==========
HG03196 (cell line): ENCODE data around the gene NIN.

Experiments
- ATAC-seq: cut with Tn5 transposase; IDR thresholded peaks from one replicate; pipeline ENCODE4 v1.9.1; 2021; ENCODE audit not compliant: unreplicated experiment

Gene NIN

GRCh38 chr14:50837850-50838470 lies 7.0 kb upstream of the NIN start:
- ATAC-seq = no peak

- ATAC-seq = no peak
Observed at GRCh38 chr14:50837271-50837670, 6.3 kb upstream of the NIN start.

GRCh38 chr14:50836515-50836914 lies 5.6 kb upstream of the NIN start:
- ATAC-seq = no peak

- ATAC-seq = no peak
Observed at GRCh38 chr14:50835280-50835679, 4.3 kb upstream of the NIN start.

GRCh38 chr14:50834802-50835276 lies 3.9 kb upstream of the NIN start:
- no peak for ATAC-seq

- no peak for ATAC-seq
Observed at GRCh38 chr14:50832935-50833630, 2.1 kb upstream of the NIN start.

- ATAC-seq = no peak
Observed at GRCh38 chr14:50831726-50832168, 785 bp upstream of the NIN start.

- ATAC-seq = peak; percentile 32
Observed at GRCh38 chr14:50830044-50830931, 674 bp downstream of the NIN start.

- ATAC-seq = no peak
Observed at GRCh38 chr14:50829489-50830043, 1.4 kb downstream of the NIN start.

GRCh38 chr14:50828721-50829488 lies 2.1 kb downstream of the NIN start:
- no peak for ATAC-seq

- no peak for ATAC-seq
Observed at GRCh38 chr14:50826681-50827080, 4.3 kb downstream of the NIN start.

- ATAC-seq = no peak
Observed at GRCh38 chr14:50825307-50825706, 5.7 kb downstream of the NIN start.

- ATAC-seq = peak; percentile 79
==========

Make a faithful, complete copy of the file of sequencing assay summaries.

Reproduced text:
HG03196 (cell line): ENCODE data around the gene NIN.

Experiments
- ATAC-seq: cut with Tn5 transposase; IDR thresholded peaks from one replicate; pipeline ENCODE4 v1.9.1; 2021; ENCODE audit not compliant: unreplicated experiment

Gene NIN

GRCh38 chr14:50837850-50838470 lies 7.0 kb upstream of the NIN start:
- ATAC-seq = no peak

- ATAC-seq = no peak
Observed at GRCh38 chr14:50837271-50837670, 6.3 kb upstream of the NIN start.

GRCh38 chr14:50836515-50836914 lies 5.6 kb upstream of the NIN start:
- ATAC-seq = no peak

- ATAC-seq = no peak
Observed at GRCh38 chr14:50835280-50835679, 4.3 kb upstream of the NIN start.

GRCh38 chr14:50834802-50835276 lies 3.9 kb upstream of the NIN start:
- no peak for ATAC-seq

- no peak for ATAC-seq
Observed at GRCh38 chr14:50832935-50833630, 2.1 kb upstream of the NIN start.

- ATAC-seq = no peak
Observed at GRCh38 chr14:50831726-50832168, 785 bp upstream of the NIN start.

- ATAC-seq = peak; percentile 32
Observed at GRCh38 chr14:50830044-50830931, 674 bp downstream of the NIN start.

- ATAC-seq = no peak
Observed at GRCh38 chr14:50829489-50830043, 1.4 kb downstream of the NIN start.

GRCh38 chr14:50828721-50829488 lies 2.1 kb downstream of the NIN start:
- no peak for ATAC-seq

- no peak for ATAC-seq
Observed at GRCh38 chr14:50826681-50827080, 4.3 kb downstream of the NIN start.

- ATAC-seq = no peak
Observed at GRCh38 chr14:50825307-50825706, 5.7 kb downstream of the NIN start.

- ATAC-seq = peak; percentile 79